A Court’s Gotta Do, What a Court’s Gotta Do. An Analysis of the European Court of Human Rights and the Liability of Internet Intermediaries Through Systems Theory

29 Pages Posted: 5 Jun 2019

Date Written: May 17, 2019

Abstract

This paper explores recent developments in the liability of internet intermediaries for user-generated content at the European Court of Human Rights in the cases Delfi v Estonia (2015) and MTE v Hungary (2016). Regulatory approaches towards the liability of internet intermediaries raise the complex question of the kind of Internet that law should contribute to designing. For example, should law create a more regulated but less free environment? Moreover, should internet intermediaries decide on human rights standards, such as freedom of expression? Drawing on the systems theory concept of autopoiesis, this paper demonstrates how the answer to these questions might be inherently connected to the performativity of law. In this analysis, particular attention is then paid to the question of anonymity and how it might challenge the role of law in granting remedies.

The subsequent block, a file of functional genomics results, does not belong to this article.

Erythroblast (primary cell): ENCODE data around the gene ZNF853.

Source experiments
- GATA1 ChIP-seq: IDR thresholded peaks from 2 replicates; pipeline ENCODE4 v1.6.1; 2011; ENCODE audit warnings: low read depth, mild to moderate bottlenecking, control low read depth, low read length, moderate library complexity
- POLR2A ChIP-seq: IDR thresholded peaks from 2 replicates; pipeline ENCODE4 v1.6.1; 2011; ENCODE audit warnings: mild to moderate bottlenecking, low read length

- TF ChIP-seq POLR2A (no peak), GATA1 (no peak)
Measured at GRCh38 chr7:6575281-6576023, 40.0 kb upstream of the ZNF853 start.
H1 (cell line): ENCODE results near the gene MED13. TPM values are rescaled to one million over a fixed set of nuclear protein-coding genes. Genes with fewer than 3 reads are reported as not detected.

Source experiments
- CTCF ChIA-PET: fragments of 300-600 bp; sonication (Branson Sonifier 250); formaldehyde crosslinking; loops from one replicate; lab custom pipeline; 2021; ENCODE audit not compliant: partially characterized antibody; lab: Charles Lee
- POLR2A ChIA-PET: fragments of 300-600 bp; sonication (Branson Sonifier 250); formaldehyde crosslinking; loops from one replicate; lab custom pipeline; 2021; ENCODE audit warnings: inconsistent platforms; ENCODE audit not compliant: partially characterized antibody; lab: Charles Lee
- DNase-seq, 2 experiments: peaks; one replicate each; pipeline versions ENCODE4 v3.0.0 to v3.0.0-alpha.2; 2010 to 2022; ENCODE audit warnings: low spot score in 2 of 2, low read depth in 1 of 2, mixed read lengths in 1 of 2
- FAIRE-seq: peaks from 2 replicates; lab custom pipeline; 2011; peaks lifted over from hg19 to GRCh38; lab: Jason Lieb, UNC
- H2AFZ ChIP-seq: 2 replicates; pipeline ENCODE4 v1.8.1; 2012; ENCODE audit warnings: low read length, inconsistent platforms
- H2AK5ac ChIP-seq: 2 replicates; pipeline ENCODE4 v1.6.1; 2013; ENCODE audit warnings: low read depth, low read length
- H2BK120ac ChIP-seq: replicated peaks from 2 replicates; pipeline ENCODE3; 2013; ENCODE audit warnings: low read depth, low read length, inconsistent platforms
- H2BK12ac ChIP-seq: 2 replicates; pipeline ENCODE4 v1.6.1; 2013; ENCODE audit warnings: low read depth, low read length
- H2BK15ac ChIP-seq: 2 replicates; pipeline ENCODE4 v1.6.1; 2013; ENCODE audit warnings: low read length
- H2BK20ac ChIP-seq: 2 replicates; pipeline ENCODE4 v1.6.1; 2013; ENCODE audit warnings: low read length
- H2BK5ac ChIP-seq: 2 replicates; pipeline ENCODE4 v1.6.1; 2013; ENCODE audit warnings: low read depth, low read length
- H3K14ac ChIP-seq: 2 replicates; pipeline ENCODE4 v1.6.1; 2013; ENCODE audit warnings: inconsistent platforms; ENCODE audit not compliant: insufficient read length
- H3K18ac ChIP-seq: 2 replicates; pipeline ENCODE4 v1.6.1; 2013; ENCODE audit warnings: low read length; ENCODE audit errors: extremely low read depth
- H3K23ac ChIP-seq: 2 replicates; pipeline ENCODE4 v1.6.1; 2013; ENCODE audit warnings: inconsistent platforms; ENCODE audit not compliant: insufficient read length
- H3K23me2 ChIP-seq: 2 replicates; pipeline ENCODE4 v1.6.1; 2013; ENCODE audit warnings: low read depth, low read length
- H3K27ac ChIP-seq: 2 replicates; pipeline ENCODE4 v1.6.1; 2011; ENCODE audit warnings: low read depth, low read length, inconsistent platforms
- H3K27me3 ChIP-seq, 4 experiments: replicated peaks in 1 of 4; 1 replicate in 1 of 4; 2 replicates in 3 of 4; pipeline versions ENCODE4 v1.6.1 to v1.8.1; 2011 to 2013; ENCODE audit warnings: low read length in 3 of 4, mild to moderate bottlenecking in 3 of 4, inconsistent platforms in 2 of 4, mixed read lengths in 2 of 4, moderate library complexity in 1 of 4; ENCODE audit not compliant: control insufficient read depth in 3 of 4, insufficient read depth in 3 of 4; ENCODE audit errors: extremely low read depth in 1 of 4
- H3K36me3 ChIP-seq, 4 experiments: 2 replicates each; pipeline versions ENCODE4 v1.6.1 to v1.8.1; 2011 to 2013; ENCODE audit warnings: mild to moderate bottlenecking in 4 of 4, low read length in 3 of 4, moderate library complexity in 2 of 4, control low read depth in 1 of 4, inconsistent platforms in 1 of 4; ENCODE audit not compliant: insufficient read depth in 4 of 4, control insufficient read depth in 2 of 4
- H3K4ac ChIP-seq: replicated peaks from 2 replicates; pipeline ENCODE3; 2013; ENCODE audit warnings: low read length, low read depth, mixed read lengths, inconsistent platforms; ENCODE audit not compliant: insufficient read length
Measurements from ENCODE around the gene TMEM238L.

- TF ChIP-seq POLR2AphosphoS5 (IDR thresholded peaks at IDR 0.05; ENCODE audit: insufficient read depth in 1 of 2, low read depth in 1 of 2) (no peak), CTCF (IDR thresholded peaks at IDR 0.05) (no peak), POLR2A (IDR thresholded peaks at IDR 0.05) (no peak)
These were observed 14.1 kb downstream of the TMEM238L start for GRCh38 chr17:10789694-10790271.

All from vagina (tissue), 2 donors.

Keywords: Internet Intermediaries; Liability; Legal Arguments; Autopoiesis; Freedom of Expression

Suggested Citation

Maroni, Marta, A Court’s Gotta Do, What a Court’s Gotta Do. An Analysis of the European Court of Human Rights and the Liability of Internet Intermediaries Through Systems Theory (May 17, 2019). Robert Schuman Centre for Advanced Studies Research Paper No. 2019/20 . Available at SSRN: https://ssrn.com/abstract=3389857 or http://dx.doi.org/10.2139/ssrn.3389857

Marta Maroni (Contact Author)

University of Helsinki ( email )

University of Helsinki
Helsinki, FIN-00014
Finland

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